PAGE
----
Fast forward to now, River is a completely different dog, even though she is still a work in progress. She is only two years old, so she still has quite a bit of energy. She has even received the title of being the business partner in the organization of the Rescue Dog Olympics in Atlanta. “She doesn’t have any actual assistant responsibilities,” Jill had joked. However, River’s job does entail lots of emotional support and snuggles. She is constantly loving on her family as well as everyone else. She also loves to run, play with toys and now knows how to have fun with other dogs. Just by giving River the love that she so desperately wanted and some extra time and care, Jill and Jay were able to completely transform her into a beloved member of the family.

At the moment, Jill is training River to become a therapy dog for chronically ill children.  She says that because River has so much love to give to others that she would make a great therapy dog to those in need. River still has a lot of work to do, since she still has so much energy and loves to jump on people to show her love, but will still make a great therapy dog in time.

River’s Impact

River is just one example of the countless rescue dog stories being made every single day. Rescuing a dog from a shelter as opposed to buying one directly from a breeder has so many benefits. By rescuing a dog saves two lives: the life of the dog rescued and the life of another dog in need that can now come to the shelter due to the open space. Most rescues are already spayed or neutered and even microchipped. Most adult dogs are already potty-trained and with a rescue, the workers will be able to tell you about the dog’s unique personality. According to the ASPCA, about 3.3 million dogs are brought into rescue shelters while 1.6 million dogs are adopted each year. By adopting a rescue, you can help shelters bring in more dogs that are in need and keep the euthanization rates low.

Rescue dogs have so much potential that more people need to see, which is a reason Jill started the Rescue Dog Olympics in Atlanta. It’s a dog lovin’ festival and dog party on Sunday, March 10, 2019 in Piedmont Park.  It’s a chance for people to do something fun with their dogs and for families looking to adopt to meet some great rescue organizations and find their new family member. It’s a way to spread awareness to the greatness inside every rescue dog and to show just how much they deserve to be loved for their entire lives.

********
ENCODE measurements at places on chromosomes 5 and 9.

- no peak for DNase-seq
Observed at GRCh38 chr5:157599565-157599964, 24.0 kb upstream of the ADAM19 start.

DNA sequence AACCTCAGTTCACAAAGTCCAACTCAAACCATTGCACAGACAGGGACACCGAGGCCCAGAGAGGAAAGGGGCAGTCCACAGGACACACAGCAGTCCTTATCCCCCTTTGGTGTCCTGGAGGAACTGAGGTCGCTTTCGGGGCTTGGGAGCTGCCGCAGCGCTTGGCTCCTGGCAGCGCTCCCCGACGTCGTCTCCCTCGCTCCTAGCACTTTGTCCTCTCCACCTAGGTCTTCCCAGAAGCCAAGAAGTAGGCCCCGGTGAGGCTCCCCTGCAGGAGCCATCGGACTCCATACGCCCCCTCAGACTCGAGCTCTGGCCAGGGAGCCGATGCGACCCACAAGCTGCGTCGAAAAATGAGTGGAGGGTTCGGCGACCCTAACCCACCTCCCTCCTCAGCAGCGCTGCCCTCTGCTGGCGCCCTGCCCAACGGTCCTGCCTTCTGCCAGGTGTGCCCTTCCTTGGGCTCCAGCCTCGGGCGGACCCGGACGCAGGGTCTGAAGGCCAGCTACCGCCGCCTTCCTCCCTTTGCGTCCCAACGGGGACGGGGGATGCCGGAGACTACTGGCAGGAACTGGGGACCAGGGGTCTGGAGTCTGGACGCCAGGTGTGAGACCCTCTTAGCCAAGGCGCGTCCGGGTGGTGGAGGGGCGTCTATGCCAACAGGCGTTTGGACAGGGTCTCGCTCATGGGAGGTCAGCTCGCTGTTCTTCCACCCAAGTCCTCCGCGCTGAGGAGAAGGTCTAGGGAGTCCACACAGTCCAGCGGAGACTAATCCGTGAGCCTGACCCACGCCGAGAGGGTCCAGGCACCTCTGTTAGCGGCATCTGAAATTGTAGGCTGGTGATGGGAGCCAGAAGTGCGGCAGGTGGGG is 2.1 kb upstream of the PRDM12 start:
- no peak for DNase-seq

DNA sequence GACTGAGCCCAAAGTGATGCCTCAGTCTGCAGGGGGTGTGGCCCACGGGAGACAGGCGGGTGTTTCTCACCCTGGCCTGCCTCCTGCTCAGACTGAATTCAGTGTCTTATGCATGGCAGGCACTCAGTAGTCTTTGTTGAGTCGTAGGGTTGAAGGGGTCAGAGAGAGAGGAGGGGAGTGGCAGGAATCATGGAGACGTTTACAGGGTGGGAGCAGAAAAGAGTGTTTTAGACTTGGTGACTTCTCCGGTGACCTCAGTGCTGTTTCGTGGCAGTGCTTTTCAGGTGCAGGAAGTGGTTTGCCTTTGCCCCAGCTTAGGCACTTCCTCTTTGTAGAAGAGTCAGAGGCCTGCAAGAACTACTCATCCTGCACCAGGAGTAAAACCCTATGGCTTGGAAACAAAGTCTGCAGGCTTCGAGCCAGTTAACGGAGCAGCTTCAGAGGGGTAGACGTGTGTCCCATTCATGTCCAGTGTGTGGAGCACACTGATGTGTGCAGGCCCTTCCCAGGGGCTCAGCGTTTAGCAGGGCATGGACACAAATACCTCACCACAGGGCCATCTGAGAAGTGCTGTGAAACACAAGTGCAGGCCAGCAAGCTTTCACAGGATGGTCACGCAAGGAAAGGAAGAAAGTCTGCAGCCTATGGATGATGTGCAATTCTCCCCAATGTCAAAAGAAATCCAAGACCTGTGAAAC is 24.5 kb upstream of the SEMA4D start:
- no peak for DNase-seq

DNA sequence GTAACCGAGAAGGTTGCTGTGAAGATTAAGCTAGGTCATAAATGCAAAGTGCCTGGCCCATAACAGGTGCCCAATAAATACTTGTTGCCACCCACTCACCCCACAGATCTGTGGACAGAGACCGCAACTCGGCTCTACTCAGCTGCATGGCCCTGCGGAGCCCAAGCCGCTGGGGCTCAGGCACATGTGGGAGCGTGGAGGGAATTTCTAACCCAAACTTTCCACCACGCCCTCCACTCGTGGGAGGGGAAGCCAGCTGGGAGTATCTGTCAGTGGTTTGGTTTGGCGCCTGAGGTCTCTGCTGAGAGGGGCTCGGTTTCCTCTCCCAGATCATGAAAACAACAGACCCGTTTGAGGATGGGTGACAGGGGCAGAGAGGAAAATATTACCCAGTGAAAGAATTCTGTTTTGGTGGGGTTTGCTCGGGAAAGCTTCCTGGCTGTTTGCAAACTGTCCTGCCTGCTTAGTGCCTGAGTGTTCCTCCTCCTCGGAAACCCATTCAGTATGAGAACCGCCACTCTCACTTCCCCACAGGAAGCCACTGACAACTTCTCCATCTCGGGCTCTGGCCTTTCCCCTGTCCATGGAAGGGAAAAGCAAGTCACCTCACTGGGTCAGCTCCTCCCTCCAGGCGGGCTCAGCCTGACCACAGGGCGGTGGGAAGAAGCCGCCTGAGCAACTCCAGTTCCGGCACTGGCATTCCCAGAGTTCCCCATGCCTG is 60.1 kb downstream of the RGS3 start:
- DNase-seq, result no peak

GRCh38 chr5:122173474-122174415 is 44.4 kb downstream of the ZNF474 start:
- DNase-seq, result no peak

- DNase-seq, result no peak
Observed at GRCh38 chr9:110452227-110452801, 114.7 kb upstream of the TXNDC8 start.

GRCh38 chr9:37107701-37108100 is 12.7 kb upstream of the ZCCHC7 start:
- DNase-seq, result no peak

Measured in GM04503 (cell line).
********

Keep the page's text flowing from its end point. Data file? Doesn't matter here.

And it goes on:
What Happens When You Mix College and Mental Illnesses

Believe it or not, having mental illnesses and going to college isn’t the easiest thing to do. Being in denial about just how bad your mental health is and starting college is even more difficult. I went into college thinking nothing bad could possibly happen as long as I went to class and did my homework. I thought, like most people probably think, that college would be like it was in movies; you’d get a really cool roommate and love your classes and live your best life. But what happens when college doesn’t happen like that?

To start out, most people don’t graduate in exactly four years. Graduating in four years is actually pretty rare yet is still a marvelous feat to achieve. In reality, as many as 59% of people seeking their bachelor’s degree take up to 6 years to graduate. Since it’s so rare to actually graduate in 4 years, a term called the “Four Year Myth” has become pretty well known and is true to its meaning. In a study of 580 public four-year universities, only 50% graduated on time. Even knowing how common it is to graduate late, it doesn’t make it any easier to deal with as an individual.

I personally started college in 2015 right after I graduated high school. I made out a plan for my courses in order to graduate on time, which included taking summer courses.

IMG_6342
Ari sitting in front of her university sign her first year of college.

 

Yet here I am starting my fourth year with no idea of my graduation date. My first year of college wasn’t like the movies. Instead, it was incredibly hard. I was uprooted from my routine back home and was forced to live on my own where I inevitably collapsed in on myself like a dying star. The mental health issues I was already battling went into overdrive and I finished my first semester with a 0.067 GPA and a letter of academic probation in my mailbox.